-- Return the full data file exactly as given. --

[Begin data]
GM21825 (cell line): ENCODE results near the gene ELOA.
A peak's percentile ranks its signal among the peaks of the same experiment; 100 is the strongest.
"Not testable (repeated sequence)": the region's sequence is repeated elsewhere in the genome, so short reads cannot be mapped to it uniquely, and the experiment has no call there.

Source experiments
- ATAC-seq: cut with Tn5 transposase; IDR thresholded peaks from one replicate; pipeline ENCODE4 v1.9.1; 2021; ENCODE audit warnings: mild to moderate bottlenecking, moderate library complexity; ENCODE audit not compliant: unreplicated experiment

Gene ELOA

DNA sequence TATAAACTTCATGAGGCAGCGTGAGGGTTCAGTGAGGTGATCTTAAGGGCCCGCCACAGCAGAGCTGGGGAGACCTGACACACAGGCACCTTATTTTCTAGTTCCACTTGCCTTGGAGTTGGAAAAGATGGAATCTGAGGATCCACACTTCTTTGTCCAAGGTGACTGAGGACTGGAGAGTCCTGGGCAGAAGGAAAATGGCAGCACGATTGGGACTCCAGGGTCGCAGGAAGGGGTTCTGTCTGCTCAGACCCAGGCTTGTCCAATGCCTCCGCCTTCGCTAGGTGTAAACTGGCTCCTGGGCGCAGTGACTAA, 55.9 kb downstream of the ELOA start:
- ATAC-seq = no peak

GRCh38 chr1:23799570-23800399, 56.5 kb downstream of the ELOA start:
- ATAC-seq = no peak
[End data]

GM21825 (cell line): ENCODE results near the gene ELOA.
A peak's percentile ranks its signal among the peaks of the same experiment; 100 is the strongest.
"Not testable (repeated sequence)": the region's sequence is repeated elsewhere in the genome, so short reads cannot be mapped to it uniquely, and the experiment has no call there.

Source experiments
- ATAC-seq: cut with Tn5 transposase; IDR thresholded peaks from one replicate; pipeline ENCODE4 v1.9.1; 2021; ENCODE audit warnings: mild to moderate bottlenecking, moderate library complexity; ENCODE audit not compliant: unreplicated experiment

Gene ELOA

DNA sequence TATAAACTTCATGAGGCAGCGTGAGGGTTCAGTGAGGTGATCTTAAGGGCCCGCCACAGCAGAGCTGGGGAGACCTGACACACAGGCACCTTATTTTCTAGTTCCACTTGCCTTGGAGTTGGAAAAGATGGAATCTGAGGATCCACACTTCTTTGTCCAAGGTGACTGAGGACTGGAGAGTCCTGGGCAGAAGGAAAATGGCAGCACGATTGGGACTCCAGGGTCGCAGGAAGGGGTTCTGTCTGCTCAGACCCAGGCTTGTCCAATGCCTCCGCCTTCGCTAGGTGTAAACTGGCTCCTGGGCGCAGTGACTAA, 55.9 kb downstream of the ELOA start:
- ATAC-seq = no peak

GRCh38 chr1:23799570-23800399, 56.5 kb downstream of the ELOA start:
- ATAC-seq = no peak